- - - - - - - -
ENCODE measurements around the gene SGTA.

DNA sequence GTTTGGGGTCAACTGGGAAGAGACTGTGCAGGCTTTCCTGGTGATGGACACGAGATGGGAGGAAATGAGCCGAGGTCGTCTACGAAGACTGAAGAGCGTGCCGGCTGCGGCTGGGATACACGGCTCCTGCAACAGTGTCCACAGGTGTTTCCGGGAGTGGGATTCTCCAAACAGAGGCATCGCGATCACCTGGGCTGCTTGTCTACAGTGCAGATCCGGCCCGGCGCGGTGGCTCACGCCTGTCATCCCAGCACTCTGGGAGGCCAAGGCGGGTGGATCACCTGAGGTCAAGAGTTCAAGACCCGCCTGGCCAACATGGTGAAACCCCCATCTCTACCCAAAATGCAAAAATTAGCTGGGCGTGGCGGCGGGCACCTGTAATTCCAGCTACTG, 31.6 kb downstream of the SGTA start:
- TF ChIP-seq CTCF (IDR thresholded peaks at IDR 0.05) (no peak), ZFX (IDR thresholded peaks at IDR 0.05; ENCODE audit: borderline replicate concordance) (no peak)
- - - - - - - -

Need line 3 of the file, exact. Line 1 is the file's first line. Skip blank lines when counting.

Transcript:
- TF ChIP-seq CTCF (IDR thresholded peaks at IDR 0.05) (no peak), ZFX (IDR thresholded peaks at IDR 0.05; ENCODE audit: borderline replicate concordance) (no peak)